PRESS RELEASE: Irish Wildlife Trust accuses the Office of Public Works in acting unlawfully in destroying large sections of the River Newport in Limerick

May 13
PRESS RELEASE: Irish Wildlife Trust accuses the Office of Public Works in acting unlawfully in destroying large sections of the River Newport in Limerick

The Irish Wildlife Trust (IWT) has accused the Office of Public Works (OPW) in acting unlawfully when clearing a 3km stretch of river habitat along the River Newport in Co. Limerick last year. The Newport is part of the Lower River Shannon Special Area of Conservation and is designated of European importance for river forests as well as its populations of Atlantic Salmon, Otter and Lamprey. Under the Habitats Directive (article 6.3) works can only be undertaken when a ‘screening for Appropriate Assessment’ has concluded that significant effects to the SAC are not likely to occur. Where this assessment finds that such effects cannot be ruled out, the competent authority is obliged to carry out a ‘full Appropriate Assessment’ which must impose mitigation measures (e.g. avoiding pollution or restricting works to certain seasons) so that the overall integrity of the SAC is not affected. The OPW is not exempt from these provisions.

The use of heavy machinery inside a protected SAC area, under any circumstances, is highly likely to trigger a full Appropriate Assessment. In this case, a screening report – released to the IWT only after a request under Access to Information on the Environment legislation – showed that the area of works contained alien invasive species (Himalayan Balsam, Japanese Knotweed and Giant Hogweed), high-value wet Willow woodland and Otter habitat. It stated: “Apart from some young trees, no large trees will be fully removed, with generally only a small portion of such trees being impacted upon” and that “In no instances will the rootballs of trees be removed”. The report also stated that “Apart from very minor localised sediment run-off and occasional partial removal of aquatic vegetation, there will be no impact on the watercourses”. This assessment should have triggered a full Appropriate Assessment given that it identified that significant effects to the SAC were likely to occur in the absence of mitigation measures.

Last December (2018) the IWT visited the Newport River after reports that large sections of the river bank had been removed as part of ‘flood relief’ works carried out by the OPW (see photos). It was clear from this survey that works had greatly exceeded what had been set out in the OPW’s assessment report. Contrary to their report, entire stretches of the riverbank had been stripped down to bare soil, leaving the river extremely vulnerable to sediment pollution and erosion. There was no evidence of any mitigation measures having been employed either to avoid this pollution or to prevent the spread of alien invasive species. The Appropriate Assessment Screening Report was therefore largely inaccurate, reached the wrong conclusion and no Appropriate Assessment determination had been carried out by the OPW for these works. The works were therefore entirely unlawful.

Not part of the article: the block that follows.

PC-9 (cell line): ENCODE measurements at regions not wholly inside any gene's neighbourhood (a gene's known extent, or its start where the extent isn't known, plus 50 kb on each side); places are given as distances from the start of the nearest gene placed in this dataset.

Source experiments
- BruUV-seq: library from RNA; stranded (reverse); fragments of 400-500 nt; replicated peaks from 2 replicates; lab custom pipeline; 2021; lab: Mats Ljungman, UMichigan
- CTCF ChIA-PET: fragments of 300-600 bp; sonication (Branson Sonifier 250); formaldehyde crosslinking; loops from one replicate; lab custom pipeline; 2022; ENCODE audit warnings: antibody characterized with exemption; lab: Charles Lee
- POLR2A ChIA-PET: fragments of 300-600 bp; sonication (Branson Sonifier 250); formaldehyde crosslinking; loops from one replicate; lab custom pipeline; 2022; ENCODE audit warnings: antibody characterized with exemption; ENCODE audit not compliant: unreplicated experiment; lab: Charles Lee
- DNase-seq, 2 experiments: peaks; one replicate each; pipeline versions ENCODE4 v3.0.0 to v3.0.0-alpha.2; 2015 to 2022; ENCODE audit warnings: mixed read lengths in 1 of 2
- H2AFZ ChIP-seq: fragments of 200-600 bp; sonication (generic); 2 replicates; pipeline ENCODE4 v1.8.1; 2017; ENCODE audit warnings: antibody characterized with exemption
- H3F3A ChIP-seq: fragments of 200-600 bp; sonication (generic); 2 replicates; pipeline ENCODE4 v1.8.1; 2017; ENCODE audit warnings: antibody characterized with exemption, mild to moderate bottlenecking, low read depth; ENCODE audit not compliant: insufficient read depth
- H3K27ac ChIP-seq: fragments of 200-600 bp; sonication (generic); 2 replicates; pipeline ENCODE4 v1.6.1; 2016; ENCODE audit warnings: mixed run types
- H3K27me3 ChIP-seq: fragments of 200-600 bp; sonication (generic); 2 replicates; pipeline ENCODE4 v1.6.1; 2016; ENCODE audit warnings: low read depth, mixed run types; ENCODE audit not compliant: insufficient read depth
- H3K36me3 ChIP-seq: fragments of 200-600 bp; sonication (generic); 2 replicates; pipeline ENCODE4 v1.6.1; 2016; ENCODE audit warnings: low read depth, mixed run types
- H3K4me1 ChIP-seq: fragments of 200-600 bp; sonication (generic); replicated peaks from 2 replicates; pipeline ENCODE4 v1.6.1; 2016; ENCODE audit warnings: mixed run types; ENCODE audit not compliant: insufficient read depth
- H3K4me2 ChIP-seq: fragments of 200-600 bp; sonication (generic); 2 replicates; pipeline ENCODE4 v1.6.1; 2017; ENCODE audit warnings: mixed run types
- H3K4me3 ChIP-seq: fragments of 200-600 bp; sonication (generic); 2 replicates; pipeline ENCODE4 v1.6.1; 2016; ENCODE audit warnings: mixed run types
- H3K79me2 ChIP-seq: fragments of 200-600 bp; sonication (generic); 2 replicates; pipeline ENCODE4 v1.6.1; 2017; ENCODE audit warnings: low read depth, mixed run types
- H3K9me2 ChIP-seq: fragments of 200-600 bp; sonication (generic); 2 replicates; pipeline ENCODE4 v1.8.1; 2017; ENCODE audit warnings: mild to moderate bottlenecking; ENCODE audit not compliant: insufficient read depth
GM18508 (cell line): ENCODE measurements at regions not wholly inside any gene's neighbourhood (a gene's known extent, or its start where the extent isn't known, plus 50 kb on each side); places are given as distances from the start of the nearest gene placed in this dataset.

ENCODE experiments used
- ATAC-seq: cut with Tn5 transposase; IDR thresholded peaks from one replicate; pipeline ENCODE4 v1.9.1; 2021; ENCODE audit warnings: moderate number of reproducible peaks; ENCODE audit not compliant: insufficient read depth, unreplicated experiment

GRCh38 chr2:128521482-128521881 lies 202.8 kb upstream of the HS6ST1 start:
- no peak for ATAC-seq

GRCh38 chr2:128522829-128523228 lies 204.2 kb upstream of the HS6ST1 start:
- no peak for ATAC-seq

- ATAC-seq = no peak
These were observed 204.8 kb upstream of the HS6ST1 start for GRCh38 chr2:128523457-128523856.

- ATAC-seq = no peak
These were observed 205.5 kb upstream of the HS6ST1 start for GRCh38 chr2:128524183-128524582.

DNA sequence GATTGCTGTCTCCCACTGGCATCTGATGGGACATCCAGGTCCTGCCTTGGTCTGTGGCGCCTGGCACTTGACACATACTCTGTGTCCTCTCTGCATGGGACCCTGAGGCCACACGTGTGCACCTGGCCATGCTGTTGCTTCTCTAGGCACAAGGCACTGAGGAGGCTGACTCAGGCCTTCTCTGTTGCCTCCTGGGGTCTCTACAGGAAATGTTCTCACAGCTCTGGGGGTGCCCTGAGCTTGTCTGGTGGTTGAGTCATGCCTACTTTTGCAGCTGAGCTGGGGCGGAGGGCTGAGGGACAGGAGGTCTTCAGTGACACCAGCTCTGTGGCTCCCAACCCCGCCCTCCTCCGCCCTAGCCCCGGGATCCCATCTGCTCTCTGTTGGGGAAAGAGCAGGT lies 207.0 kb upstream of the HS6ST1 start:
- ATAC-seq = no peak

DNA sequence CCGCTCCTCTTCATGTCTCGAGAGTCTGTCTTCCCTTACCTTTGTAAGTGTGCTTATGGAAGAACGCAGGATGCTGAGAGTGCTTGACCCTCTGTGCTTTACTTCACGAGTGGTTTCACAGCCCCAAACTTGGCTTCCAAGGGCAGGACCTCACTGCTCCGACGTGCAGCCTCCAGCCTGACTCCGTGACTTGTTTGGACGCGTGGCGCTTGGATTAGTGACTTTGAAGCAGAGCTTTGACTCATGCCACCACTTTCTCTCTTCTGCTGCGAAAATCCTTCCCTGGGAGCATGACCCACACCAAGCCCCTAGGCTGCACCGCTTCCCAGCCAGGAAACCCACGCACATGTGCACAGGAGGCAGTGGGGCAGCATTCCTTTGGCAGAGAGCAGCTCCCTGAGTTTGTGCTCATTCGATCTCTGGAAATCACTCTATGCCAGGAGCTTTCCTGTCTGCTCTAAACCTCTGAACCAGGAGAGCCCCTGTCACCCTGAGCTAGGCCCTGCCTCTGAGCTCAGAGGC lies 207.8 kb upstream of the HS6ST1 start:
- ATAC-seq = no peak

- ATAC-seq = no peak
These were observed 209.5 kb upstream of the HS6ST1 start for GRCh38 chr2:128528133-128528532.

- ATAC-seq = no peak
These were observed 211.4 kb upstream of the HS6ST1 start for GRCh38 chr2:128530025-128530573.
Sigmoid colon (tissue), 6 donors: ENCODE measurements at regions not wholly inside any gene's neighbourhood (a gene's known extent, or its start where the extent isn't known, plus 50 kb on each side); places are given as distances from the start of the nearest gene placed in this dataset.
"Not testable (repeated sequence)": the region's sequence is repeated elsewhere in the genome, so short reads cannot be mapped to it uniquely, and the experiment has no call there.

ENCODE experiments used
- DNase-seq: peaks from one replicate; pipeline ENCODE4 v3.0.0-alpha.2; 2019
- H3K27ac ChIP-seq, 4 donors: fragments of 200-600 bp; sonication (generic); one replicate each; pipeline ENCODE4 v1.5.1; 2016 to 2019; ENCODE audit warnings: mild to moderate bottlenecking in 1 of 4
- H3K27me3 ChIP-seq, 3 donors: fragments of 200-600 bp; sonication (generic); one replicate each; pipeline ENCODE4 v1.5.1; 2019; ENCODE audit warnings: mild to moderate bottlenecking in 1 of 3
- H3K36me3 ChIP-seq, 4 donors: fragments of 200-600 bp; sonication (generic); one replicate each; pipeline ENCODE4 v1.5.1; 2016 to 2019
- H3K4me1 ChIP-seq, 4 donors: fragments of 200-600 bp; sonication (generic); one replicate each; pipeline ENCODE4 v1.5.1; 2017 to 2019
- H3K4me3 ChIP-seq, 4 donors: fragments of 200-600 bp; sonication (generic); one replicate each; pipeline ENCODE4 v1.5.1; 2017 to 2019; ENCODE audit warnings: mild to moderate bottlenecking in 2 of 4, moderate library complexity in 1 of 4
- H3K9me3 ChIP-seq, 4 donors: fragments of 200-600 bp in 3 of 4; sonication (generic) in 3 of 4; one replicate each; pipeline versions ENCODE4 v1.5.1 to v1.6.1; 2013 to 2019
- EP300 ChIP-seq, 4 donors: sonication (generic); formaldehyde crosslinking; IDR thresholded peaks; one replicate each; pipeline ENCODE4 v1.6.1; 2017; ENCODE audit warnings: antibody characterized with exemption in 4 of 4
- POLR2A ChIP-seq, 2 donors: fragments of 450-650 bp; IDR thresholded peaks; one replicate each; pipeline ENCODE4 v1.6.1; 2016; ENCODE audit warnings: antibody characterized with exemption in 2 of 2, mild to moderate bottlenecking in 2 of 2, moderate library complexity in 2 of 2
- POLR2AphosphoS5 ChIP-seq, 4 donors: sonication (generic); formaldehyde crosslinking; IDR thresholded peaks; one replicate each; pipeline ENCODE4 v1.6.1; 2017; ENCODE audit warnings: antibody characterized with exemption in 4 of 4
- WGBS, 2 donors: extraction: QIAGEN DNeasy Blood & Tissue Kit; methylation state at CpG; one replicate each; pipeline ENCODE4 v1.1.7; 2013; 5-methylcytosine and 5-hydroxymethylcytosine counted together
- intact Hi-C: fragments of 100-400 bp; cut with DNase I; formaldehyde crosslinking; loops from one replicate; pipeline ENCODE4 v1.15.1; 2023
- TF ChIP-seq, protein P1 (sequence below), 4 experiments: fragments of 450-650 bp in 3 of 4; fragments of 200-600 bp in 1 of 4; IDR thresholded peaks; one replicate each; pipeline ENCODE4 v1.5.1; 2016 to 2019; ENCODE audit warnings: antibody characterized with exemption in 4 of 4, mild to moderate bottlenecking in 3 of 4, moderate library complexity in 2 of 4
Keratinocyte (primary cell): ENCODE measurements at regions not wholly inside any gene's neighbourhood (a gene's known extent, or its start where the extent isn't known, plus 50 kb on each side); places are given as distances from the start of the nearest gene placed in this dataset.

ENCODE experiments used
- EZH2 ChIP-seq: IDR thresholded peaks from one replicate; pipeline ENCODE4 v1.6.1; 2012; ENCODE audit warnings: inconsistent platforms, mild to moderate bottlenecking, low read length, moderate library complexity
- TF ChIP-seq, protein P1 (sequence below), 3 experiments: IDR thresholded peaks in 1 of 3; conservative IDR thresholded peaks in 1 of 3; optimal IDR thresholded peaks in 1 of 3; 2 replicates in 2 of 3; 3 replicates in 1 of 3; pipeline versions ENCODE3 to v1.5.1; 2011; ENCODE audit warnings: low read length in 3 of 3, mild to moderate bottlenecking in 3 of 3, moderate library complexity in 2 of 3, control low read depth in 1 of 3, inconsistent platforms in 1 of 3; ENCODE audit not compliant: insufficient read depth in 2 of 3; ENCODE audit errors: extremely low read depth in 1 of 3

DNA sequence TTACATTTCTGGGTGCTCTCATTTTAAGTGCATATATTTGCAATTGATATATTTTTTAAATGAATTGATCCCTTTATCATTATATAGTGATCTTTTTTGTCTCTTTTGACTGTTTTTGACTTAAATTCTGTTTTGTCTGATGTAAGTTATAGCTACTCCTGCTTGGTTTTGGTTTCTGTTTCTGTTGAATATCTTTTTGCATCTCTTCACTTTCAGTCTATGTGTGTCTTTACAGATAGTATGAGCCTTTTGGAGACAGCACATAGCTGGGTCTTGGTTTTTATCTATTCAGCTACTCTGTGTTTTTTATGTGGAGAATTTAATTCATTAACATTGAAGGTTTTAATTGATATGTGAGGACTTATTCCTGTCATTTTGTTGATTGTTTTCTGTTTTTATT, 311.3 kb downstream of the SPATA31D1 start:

This episode is symptomatic of the unsupervised nature of the OPW. Specifically,
  • Legally binding procedures are not followed;
  • Damage is done to important conservation areas with no consequences for the OPW;
  • ‘Flood relief’ works are undertaken with no analysis of the flood benefits – in this case the works were undertaken upstream of Limerick City and increased the flood risk to houses in the path of the river.
The National Parks and Wildlife Service (which has responsibility for the conservation of SACs) were informed of the mistakes which occurred but had no role in supervising the works and could issue no sanction to the OPW. The OPW therefore, operates outside of any system of oversight or due process and this is resulting in the systematic destruction of our river systems.

IWT Campaigns Officer, Pádraic Fogarty, says: “The OPW is not above the law but yet it seems to think that it can operate with impunity. The damage it has done to our rivers is incalculable, this instance at the Newport in Limerick is not untypical of the distain they show for our natural heritage.”

The IWT would like to see an overhaul of the Arterial Drainage Act which mandates the OPW to undertake on-going ‘flood relief’ works. Specifically, we are calling for:
·         greater transparency in their work programme (the public should know the nature and timing of their works and all environmental assessments should be readily available – not only through requests under Access to Information on the Environment rules).
·         A requirement that the OPW should demonstrate the flood benefits of any works (especially so-called ‘routine maintenance’) and highlight the potential risks to areas downstream.
·         Proper oversight of the OPW so that they are not the authority approving their own works.
·         A legally-binging requirement that the OPW consider alternatives to heavy engineering works when addressing flood alleviation – i.e. natural flood solutions including restoration of floodplains, natural woodlands etc.
CONTACT:  Padraic Fogarty  – IWT’s Campaigns Officer –
Editors Notes: The Irish Wildlife Trust was founded in 1979 as a charitable conservation body. We provide the public with information about wildlife, run education and training programs like SAC Watch and the Badger Schools Programme, carry out habitat and species surveys like the IWT National Newt Survey, campaign and lobby around biodiversity issues, restore natural habitats, consult with industry, agriculture and Local Authorities to maintain our natural heritage and contribute to national and international forums for the protection of biodiversity. The IWT is a nationwide organisation with a strong membership base, staff and Board of Directors, with branches in Dublin, Galway, Kerry, Laois/Offaly, Waterford.